How Wedding Planners are Coping With Surge in Indian American Marriages Amid Lingering Pandemic
From ever-changing Covid protocols to rising costs and vendor shortages, they have become experts in matching their clients' needs to the demands of the current times. Indian weddings are a weekend-long extravaganza with many guests and numerous colorful fun and festivities associated with diverse cultures and religions. This year marked a wave of desi weddings after two years of drought. My family and I have been invited to half a dozen weddings this year.
Impact of Covid on the Wedding Industry - Thirty-year-old Kristen Miller, the founder of Cultural Event Rentals, one-stop-shop service for Indian weddings specializing in exclusive mandaps, sacred rest for the Holy Book required for Sikh weddings, Hawan Kund for the sacred fire, jhulas, haldi bowls, henna accessories, a variety of collection of furniture, backdrops, and specialty decor for ceremonies. Her wedding rickshaw was featured in the August 2021 New York Times article "Hippie Hindu" wedding that brought in the bride to tie her nuptial knots at the wedding at the Holly Farm in Carmel, California.
Miller began her career in the industry even before she graduated high school. She quickly learned about the beauty, complexity, and cultural nuances of a three-day Indian wedding. Starting with a mehndi party on a Thursday, haldi during the day, and sangeet in the evening on Friday; baraat and wedding on Saturday morning on a well-crafted mandap, lunch after the wedding, and reception with dinner and dancing. After successfully planning over 50 Indian weddings for a Bay area event planning company, Miller started her own in 2018.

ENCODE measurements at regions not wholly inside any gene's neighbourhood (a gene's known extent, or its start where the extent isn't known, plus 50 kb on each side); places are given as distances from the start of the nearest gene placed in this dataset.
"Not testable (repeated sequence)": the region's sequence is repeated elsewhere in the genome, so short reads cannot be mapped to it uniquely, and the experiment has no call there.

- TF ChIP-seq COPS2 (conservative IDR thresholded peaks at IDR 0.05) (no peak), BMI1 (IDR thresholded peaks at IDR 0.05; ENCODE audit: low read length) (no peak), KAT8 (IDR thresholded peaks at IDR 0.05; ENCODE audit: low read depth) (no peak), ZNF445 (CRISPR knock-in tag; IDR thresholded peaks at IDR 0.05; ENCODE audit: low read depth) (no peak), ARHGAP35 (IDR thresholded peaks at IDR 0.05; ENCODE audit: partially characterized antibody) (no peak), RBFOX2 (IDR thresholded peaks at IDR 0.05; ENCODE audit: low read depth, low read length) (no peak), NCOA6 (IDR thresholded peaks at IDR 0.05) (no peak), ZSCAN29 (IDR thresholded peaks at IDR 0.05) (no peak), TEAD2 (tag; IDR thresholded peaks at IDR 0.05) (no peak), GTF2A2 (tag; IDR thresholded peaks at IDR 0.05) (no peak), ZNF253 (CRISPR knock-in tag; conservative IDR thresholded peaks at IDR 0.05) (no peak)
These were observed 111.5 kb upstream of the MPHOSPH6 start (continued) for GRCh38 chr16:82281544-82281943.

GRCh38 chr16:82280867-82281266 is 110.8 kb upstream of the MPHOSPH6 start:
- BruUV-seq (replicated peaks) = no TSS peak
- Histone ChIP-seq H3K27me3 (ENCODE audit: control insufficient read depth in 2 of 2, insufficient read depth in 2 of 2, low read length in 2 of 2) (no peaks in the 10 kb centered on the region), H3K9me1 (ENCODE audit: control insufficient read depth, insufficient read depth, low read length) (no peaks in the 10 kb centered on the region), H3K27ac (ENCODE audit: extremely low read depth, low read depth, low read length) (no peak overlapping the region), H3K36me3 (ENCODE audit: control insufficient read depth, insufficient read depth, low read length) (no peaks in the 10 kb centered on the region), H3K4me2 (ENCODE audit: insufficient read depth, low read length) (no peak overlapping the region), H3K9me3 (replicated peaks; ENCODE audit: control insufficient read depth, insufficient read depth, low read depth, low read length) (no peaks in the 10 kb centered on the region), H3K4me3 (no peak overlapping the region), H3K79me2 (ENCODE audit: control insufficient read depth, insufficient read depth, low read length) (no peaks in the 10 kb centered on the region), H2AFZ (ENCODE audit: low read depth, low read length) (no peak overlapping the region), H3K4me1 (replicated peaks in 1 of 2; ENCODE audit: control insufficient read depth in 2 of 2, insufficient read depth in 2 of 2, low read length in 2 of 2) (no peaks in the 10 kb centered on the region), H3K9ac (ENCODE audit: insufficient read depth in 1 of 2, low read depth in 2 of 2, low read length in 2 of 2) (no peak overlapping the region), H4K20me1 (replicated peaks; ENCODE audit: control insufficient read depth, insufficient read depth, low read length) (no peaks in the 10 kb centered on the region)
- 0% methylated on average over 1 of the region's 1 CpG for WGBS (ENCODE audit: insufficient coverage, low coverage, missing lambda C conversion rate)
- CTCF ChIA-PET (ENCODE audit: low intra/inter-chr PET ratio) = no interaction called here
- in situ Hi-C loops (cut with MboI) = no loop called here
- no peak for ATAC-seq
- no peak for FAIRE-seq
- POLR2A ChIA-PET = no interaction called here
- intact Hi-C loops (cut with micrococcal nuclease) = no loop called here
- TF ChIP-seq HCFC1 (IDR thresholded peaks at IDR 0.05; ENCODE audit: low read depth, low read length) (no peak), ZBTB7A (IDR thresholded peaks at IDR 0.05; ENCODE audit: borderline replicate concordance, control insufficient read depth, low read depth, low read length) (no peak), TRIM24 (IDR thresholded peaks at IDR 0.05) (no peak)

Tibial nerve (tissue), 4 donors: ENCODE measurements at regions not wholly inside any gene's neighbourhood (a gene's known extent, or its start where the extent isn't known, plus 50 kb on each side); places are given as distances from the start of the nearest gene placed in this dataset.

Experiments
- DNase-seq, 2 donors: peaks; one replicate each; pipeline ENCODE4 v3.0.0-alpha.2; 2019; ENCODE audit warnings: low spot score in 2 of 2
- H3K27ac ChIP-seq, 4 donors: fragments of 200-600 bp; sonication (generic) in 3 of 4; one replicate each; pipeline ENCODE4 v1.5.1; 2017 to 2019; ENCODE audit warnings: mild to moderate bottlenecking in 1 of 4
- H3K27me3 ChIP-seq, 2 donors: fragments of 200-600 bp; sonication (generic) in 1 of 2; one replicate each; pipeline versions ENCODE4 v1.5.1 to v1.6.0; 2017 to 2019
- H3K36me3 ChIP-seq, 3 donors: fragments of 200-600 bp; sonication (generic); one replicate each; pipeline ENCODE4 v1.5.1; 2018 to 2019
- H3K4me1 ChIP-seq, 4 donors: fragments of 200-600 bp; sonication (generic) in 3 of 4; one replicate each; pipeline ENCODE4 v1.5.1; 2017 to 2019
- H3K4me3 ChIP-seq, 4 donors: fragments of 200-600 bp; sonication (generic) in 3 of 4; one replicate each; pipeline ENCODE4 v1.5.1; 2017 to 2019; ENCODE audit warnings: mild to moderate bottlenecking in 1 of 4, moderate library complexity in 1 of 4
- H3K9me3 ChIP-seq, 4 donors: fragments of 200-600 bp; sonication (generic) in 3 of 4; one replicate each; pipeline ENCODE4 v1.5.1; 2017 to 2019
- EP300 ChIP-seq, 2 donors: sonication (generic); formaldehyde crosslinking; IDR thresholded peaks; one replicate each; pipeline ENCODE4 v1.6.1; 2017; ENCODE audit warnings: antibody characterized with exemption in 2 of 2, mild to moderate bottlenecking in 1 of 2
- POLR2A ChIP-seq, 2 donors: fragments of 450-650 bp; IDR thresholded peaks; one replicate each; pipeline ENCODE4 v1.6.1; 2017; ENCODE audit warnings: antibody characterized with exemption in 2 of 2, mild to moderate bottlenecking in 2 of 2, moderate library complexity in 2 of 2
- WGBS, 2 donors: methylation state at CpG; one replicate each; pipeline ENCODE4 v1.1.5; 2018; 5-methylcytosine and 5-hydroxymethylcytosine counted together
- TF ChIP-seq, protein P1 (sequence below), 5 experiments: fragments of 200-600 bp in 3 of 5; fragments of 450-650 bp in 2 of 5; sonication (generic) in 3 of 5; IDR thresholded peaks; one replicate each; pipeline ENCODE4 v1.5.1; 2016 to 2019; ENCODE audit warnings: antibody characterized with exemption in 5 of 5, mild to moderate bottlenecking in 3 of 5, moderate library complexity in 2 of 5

She says Covid was hard on her business. Besides government compensation for small businesses, she did a few rentals. "Sometimes, people needed a mandap delivered for their private estate or a tent." But the industry hurt as the beauty of Indian weddings lies in the extended family and community coming together.
Miller did a south Indian wedding in September 2021 where the bride’s mother could not come from India. The couple live-streamed it so that everyone in their family in India could see it, and it turned out beautiful. "It was late at night, and the family was partying in India." With Covid, a lot of videographers got into the live streaming business.
This year, Miller finds people are cautious in reading between the lines of the wedding contract and are keen on incorporating the Covid clause. Some clients don’t want to sign a wedding contract to cancel it abruptly without that clause. As a result, she has lost some business.
Another significant change this year is the effect of price increases, a clause she incorporated in her new contract drawn in January. She had initially made all these contracts for the rental company based on last year’s gas prices. "I shot myself in the foot!"
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We also invite you to read this New York Times Article A ‘Hippie Hindu’ Wedding for a Cosmic Match in which our rickshaw was featured.